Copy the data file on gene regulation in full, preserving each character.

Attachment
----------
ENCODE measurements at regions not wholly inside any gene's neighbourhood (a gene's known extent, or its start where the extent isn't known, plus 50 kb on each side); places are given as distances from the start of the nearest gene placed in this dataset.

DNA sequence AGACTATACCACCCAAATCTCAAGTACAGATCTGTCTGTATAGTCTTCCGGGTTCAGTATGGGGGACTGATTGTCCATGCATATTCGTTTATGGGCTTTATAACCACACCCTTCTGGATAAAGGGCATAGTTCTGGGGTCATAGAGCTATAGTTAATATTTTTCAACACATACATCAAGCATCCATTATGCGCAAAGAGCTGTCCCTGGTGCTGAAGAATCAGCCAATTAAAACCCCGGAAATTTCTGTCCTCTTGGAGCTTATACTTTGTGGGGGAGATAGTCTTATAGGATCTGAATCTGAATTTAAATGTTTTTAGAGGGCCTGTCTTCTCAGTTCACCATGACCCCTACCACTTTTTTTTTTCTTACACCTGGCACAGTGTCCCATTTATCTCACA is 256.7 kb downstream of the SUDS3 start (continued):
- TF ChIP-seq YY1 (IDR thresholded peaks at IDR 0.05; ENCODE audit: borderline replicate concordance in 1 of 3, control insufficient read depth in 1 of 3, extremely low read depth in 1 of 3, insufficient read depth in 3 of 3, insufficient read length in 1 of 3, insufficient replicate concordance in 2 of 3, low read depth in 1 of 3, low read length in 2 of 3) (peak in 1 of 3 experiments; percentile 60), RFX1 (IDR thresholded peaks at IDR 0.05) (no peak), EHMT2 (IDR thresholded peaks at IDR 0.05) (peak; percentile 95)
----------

ENCODE measurements at regions not wholly inside any gene's neighbourhood (a gene's known extent, or its start where the extent isn't known, plus 50 kb on each side); places are given as distances from the start of the nearest gene placed in this dataset.

DNA sequence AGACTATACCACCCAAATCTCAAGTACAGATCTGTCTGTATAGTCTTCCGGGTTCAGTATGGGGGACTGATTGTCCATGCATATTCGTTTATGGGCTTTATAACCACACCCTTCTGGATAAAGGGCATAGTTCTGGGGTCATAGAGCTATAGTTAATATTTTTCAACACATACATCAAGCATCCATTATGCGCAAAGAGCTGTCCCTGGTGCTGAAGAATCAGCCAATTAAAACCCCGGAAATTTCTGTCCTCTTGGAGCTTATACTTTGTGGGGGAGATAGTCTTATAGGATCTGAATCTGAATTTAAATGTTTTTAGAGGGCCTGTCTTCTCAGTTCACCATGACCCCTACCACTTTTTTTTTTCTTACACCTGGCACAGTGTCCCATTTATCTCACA is 256.7 kb downstream of the SUDS3 start (continued):
- TF ChIP-seq YY1 (IDR thresholded peaks at IDR 0.05; ENCODE audit: borderline replicate concordance in 1 of 3, control insufficient read depth in 1 of 3, extremely low read depth in 1 of 3, insufficient read depth in 3 of 3, insufficient read length in 1 of 3, insufficient replicate concordance in 2 of 3, low read depth in 1 of 3, low read length in 2 of 3) (peak in 1 of 3 experiments; percentile 60), RFX1 (IDR thresholded peaks at IDR 0.05) (no peak), EHMT2 (IDR thresholded peaks at IDR 0.05) (peak; percentile 95)